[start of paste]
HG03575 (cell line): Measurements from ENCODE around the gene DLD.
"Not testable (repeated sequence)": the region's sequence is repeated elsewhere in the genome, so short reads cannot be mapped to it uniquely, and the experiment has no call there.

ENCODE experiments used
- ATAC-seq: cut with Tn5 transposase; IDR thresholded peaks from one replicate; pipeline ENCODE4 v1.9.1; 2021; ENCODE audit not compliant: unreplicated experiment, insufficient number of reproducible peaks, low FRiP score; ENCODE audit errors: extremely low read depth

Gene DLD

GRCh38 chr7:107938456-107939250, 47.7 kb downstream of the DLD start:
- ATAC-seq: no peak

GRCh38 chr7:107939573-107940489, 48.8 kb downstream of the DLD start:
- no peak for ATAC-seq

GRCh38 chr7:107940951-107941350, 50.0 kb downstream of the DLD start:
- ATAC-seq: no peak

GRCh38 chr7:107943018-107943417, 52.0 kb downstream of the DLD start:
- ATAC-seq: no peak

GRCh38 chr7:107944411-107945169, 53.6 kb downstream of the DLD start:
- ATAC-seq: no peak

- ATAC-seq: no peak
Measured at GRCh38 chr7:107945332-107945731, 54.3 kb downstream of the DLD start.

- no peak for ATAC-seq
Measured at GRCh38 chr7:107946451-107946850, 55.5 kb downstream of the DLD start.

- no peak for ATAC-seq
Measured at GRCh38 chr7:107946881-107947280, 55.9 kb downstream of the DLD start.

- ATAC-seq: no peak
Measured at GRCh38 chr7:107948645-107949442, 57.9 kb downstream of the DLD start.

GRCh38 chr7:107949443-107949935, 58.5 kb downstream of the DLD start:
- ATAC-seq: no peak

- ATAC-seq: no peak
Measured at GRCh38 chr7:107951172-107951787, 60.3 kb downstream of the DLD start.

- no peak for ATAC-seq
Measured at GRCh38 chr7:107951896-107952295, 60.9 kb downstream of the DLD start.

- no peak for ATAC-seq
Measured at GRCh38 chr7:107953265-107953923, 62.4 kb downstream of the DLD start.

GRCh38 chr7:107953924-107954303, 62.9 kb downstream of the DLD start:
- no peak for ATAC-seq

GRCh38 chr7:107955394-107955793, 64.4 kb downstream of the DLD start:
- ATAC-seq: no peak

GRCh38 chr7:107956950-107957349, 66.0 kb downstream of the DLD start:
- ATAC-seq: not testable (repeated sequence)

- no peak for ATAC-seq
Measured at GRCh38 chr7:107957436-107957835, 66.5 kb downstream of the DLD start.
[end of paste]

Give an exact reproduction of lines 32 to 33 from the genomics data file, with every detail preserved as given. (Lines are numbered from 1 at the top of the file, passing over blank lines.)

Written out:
GRCh38 chr7:107953924-107954303, 62.9 kb downstream of the DLD start:
- no peak for ATAC-seq